The formal arraignment is the calendar control date when the prosecutor notifies the accused of the official charges against them. The criminal information sent to the accused will list the charges against which they must defend themselves. The formal arraignment also begins the timeline for deadlines that must be met. Failure to file notices can result in a lost opportunity to file pretrial motions. Additionally, when we accompany you to the formal arraignment, we enter our appearance so the court and prosecutor will be able to notify our office of any postponements or procedural changes affecting your case. By entering our appearance, prosecutors will also know whom to contact if negotiations or an opportunity for a plea bargain arises later on. The police will also know who to send any lab reports to concerning your case.
A pre-trial conference provides the defense or the prosecution in a criminal case with an opportunity to present and argue pretrial motions filed after your formal arraignment. This is especially important if there are any issues surrounding the discovery process and the sharing of information that prosecutors are required to provide for your defense. At the pre-trial conference, our attorneys can bring these issues to light and argue our points before a judge. Perhaps most importantly, the pre-trial conference also provides the last opportunity to negotiate a plea agreement prior to your case going to trial.
A trial is a presentation of each party’s case in front of a jury, a judge, or a combination of both – depending upon the facts of each case. Proof beyond a reasonable doubt is required prior to the finding of guilt. Reasonable doubt is doubt which causes a reasonably prudent person to hesitate when making one of life’s important decisions. The accused enjoys the presumption of innocence throughout the trial.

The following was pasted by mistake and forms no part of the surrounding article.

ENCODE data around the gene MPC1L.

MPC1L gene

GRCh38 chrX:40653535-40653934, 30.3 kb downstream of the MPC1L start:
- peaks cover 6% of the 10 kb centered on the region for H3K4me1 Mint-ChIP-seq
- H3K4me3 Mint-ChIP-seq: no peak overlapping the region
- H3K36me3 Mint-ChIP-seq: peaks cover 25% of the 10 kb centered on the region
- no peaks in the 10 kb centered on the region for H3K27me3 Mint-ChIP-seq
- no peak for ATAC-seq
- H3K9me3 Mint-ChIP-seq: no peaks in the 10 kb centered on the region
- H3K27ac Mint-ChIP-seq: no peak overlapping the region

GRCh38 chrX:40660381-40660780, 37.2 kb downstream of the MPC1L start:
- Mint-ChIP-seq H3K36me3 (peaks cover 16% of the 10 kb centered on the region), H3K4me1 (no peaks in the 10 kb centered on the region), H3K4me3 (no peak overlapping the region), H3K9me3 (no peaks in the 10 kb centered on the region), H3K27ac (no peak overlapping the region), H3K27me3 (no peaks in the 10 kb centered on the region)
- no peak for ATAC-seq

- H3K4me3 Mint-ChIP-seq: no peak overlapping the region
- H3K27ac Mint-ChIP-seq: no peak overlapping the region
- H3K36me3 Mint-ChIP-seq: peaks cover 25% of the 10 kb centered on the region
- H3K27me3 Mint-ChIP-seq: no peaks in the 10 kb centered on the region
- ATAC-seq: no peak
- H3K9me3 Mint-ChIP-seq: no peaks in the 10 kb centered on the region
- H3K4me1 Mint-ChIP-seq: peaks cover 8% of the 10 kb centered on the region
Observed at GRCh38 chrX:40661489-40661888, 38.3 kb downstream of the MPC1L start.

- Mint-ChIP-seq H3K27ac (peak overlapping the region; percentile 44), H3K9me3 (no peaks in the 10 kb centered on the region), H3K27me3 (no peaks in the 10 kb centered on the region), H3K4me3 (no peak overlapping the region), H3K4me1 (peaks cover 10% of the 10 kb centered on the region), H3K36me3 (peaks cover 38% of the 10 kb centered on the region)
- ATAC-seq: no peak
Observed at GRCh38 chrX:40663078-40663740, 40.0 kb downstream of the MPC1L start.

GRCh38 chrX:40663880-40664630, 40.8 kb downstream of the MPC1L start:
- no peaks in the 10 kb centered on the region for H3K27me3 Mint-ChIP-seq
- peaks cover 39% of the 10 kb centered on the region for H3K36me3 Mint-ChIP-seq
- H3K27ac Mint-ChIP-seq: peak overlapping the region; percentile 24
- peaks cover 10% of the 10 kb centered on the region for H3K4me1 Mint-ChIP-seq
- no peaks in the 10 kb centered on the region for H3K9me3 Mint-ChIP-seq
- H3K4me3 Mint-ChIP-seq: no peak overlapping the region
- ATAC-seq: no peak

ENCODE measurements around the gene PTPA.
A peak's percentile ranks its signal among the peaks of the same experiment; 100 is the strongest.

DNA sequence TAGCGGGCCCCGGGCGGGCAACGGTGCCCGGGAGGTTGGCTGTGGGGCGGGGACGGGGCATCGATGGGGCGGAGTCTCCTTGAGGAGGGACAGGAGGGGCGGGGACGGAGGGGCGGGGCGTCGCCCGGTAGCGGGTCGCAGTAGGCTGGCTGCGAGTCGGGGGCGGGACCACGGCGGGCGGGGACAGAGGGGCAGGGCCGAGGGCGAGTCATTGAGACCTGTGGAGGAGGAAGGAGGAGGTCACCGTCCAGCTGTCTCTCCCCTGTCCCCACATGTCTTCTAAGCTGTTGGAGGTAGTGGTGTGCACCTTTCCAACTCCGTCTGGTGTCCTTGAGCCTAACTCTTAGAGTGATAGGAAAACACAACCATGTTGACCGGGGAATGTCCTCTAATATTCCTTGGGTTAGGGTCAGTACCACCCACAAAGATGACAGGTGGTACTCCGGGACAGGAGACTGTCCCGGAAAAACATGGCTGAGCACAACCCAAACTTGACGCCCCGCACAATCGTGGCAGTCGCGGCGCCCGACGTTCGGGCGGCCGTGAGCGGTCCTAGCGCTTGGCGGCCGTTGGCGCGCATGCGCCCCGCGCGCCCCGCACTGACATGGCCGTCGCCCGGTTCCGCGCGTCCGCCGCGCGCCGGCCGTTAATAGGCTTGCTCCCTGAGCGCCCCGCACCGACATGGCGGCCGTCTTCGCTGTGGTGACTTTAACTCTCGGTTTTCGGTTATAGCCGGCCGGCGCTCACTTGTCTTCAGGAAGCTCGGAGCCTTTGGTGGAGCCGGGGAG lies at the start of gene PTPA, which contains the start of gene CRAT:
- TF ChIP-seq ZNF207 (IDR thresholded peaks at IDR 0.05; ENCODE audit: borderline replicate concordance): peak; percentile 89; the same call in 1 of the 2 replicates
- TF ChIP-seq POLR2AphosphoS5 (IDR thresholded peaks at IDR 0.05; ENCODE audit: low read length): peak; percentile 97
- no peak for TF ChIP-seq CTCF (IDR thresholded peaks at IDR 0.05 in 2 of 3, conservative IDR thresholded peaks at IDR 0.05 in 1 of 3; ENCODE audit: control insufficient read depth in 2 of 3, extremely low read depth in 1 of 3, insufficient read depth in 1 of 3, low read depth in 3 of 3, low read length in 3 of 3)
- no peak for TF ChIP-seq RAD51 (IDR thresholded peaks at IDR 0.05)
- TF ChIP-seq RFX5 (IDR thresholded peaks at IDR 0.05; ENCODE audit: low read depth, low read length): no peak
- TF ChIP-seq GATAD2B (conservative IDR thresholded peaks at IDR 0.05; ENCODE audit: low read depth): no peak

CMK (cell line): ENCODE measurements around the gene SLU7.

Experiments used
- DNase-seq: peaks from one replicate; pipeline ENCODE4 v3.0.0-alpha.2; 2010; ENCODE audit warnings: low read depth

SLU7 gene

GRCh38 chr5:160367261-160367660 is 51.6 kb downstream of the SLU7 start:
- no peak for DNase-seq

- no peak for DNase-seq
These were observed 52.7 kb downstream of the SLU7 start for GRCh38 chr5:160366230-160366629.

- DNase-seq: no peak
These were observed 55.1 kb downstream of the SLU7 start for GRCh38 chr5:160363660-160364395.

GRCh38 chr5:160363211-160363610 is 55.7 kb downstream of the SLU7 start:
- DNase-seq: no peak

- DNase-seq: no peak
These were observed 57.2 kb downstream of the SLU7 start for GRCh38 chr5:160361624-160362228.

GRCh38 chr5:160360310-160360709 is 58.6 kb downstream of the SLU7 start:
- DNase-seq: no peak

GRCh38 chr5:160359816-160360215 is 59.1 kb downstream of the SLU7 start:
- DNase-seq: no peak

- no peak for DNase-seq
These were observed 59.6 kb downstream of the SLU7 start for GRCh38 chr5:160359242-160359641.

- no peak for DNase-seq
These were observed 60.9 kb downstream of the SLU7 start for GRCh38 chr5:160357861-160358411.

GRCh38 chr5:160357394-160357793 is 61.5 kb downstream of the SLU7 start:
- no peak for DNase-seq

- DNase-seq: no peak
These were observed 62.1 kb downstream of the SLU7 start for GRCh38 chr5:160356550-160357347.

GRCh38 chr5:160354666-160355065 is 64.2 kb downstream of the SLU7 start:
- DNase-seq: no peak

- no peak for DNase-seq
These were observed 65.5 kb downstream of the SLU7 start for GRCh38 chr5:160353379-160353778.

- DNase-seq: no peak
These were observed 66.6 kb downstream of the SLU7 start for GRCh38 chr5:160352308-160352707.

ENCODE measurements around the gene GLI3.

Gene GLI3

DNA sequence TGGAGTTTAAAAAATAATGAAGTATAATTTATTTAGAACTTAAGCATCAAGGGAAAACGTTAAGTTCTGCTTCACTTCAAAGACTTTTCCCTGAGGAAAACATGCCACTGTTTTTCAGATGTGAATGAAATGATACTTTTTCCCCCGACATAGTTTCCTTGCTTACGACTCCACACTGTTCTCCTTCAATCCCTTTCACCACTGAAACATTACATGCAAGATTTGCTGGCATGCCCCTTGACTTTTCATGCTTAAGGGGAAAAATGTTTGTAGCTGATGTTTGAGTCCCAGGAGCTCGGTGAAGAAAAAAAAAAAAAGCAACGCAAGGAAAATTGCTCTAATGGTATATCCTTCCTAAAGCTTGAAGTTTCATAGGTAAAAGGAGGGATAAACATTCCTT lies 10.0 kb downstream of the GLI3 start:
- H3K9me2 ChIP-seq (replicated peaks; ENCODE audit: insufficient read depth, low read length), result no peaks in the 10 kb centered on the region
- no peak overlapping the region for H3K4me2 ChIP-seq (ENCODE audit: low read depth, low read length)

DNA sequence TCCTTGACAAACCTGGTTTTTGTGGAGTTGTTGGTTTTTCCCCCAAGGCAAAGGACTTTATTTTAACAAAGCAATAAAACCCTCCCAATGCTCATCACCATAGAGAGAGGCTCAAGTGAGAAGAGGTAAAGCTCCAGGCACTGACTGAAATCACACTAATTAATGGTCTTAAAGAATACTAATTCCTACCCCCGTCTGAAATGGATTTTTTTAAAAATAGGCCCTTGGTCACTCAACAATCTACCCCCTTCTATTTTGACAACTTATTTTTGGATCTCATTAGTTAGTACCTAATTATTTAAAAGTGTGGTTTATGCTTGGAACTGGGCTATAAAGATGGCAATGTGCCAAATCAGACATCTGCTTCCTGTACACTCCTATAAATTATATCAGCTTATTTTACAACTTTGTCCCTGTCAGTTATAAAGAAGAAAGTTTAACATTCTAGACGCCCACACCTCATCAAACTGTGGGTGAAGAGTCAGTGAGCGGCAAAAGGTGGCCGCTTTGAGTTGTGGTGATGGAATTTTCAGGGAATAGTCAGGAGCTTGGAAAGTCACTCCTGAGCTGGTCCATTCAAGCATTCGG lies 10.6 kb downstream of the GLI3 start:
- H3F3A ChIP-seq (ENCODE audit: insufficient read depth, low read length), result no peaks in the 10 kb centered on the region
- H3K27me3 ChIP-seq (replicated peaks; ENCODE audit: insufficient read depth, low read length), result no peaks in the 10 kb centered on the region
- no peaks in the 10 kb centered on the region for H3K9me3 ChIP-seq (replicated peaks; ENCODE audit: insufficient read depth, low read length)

At trial, the accused should also enjoy the benefit of a cohesive defense that was prepared throughout the legal process, from the investigatory stage of the proceedings to the trial stage. Further, it is at trial that the prosecution will get its first and last look at the theme and theory of the defense’s case. Effective defenses begin at the moment a person becomes a suspect and can include an alibi, mistaken identity, entrapment, insanity defense, a burden of proof defense, or other available defenses. There is simply no substitute for a well-prepared attorney.
Sentencing only happens if the prosecution was able to meet its burden of proof and a conviction was obtained. Sentencing also happens after a guilty plea, negotiated or otherwise, is formally entered on the record. At that time, a person can be sentenced pursuant to a plea agreement, if one was negotiated, or a pre-sentence investigation can be requested or ordered by the judge.
Throughout our representation of you, you will be constantly reminded of the potential penalty for the offenses you’ve been charged with. We do this not to scare you but to make sure you understand the full effect of your decisions. Being aware of your legal options and the risks associated with those options is one of the most important services we, as experienced attorneys, can provide a client.
Contact Pittsburgh, Pennsylvania Criminal Defense Attorneys
The criminal process can be confusing and stressful. To understand what your rights are and how we can help you protect your interests, contact the criminal defense attorneys at the Law Offices of James Crosby today. We offer a free initial consultation with no obligation. Call us now.